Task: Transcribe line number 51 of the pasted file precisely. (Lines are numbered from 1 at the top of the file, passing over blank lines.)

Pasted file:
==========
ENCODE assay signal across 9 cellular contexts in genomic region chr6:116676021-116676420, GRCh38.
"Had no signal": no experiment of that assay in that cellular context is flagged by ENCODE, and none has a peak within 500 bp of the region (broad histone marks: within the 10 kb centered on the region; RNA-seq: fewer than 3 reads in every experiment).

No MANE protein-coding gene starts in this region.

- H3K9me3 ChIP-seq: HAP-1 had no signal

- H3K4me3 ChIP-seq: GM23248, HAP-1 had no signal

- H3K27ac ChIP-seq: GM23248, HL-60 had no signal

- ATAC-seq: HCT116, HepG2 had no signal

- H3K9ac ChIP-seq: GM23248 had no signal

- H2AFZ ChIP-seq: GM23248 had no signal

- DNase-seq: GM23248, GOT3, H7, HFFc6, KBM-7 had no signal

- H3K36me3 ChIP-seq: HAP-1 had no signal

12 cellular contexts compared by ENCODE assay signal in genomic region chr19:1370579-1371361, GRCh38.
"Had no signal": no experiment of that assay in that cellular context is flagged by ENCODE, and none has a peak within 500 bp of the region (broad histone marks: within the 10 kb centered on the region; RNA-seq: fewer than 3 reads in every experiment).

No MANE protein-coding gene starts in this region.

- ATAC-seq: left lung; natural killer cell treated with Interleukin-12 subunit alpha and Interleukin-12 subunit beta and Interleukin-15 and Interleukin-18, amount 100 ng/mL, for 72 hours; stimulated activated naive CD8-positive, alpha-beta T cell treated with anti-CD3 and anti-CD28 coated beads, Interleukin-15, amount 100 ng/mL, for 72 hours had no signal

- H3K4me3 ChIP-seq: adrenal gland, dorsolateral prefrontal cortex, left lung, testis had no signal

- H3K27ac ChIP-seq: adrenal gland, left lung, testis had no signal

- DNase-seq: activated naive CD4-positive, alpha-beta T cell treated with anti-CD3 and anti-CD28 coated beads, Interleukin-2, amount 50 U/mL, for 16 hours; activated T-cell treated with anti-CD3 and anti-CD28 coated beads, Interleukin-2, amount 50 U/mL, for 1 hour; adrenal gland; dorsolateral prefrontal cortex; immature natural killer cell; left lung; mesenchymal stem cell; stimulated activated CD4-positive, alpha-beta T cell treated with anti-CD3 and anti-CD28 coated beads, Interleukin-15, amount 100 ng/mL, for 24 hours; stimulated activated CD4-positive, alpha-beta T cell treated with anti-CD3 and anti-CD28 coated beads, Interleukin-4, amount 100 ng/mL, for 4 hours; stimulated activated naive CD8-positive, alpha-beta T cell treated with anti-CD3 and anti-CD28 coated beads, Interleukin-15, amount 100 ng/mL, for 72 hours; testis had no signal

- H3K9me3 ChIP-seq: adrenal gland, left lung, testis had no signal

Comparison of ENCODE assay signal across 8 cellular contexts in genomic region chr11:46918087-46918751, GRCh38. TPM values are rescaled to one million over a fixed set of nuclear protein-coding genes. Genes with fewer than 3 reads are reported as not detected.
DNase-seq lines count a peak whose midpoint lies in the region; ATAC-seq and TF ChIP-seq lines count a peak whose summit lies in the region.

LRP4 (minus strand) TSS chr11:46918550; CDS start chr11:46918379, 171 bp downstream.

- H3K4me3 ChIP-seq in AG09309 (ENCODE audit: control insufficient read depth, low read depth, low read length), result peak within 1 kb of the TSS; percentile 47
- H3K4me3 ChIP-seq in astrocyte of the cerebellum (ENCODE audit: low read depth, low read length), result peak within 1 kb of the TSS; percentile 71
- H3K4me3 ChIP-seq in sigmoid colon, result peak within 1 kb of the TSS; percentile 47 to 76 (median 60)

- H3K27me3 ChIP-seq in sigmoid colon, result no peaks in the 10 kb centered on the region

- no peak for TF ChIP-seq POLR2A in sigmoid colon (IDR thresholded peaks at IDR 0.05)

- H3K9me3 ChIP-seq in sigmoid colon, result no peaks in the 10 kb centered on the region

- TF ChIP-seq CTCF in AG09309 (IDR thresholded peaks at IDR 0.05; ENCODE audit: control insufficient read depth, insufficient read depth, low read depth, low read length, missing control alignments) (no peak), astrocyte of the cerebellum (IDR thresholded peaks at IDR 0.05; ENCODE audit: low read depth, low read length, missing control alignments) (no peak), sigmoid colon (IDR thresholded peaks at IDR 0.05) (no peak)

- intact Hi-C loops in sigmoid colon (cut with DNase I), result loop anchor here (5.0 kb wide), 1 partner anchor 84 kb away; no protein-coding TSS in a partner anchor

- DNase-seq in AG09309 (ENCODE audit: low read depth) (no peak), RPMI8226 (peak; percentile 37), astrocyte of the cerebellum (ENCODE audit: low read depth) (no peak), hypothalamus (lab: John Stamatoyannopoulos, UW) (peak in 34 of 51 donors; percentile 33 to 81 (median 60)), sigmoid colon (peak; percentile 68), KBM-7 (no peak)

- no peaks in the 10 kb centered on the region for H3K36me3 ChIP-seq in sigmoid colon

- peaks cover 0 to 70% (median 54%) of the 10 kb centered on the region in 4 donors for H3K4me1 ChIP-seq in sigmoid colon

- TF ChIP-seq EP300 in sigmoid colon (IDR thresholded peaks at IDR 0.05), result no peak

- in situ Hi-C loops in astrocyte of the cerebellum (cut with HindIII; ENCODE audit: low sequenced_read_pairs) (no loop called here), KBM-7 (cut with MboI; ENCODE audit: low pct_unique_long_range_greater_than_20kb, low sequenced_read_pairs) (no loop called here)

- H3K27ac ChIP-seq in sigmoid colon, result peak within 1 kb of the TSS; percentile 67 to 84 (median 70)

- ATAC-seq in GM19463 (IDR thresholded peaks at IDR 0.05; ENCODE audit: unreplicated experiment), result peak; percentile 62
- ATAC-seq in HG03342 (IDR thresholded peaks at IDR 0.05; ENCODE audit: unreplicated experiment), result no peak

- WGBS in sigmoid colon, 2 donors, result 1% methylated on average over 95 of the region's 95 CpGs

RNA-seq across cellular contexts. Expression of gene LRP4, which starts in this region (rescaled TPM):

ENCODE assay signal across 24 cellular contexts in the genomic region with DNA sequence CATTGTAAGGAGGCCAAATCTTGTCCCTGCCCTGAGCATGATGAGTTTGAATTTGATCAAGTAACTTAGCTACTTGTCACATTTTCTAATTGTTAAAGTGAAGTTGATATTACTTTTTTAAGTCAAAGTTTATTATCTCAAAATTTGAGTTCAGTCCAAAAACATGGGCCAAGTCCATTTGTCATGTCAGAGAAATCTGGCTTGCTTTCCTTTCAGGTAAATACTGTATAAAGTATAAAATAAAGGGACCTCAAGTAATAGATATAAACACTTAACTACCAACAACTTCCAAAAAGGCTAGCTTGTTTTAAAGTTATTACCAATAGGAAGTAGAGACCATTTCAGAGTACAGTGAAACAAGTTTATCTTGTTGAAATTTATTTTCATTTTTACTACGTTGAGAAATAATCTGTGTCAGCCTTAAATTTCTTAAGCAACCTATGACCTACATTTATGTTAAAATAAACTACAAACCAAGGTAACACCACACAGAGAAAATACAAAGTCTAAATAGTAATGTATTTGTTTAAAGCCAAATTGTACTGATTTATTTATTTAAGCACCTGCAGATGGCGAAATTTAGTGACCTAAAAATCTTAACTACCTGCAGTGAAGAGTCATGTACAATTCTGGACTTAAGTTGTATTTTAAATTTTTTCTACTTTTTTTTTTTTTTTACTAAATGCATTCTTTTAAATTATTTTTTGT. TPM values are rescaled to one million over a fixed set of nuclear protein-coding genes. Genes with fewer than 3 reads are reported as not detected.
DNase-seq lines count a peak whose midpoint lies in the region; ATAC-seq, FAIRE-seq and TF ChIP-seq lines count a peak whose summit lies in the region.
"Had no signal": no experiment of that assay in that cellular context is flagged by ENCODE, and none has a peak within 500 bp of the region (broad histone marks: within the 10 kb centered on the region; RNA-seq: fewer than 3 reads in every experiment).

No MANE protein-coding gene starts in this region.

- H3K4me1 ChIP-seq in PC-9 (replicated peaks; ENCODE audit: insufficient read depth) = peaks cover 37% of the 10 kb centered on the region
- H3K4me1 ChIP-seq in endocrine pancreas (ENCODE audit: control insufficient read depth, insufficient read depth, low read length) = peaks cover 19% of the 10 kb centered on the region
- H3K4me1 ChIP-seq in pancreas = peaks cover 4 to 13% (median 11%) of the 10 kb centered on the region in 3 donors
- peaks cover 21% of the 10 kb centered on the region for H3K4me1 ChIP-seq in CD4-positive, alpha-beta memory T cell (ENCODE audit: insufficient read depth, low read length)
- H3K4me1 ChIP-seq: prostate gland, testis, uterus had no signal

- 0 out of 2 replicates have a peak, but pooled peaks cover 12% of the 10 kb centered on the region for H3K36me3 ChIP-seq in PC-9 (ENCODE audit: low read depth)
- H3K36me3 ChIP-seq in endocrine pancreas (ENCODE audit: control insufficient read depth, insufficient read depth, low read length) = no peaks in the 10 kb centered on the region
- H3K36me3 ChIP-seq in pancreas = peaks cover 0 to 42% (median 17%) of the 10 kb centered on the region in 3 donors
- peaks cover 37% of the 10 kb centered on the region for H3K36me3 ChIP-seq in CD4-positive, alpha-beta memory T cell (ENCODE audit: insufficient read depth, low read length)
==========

- H3K36me3 ChIP-seq in endocrine pancreas (ENCODE audit: control insufficient read depth, insufficient read depth, low read length) = no peaks in the 10 kb centered on the region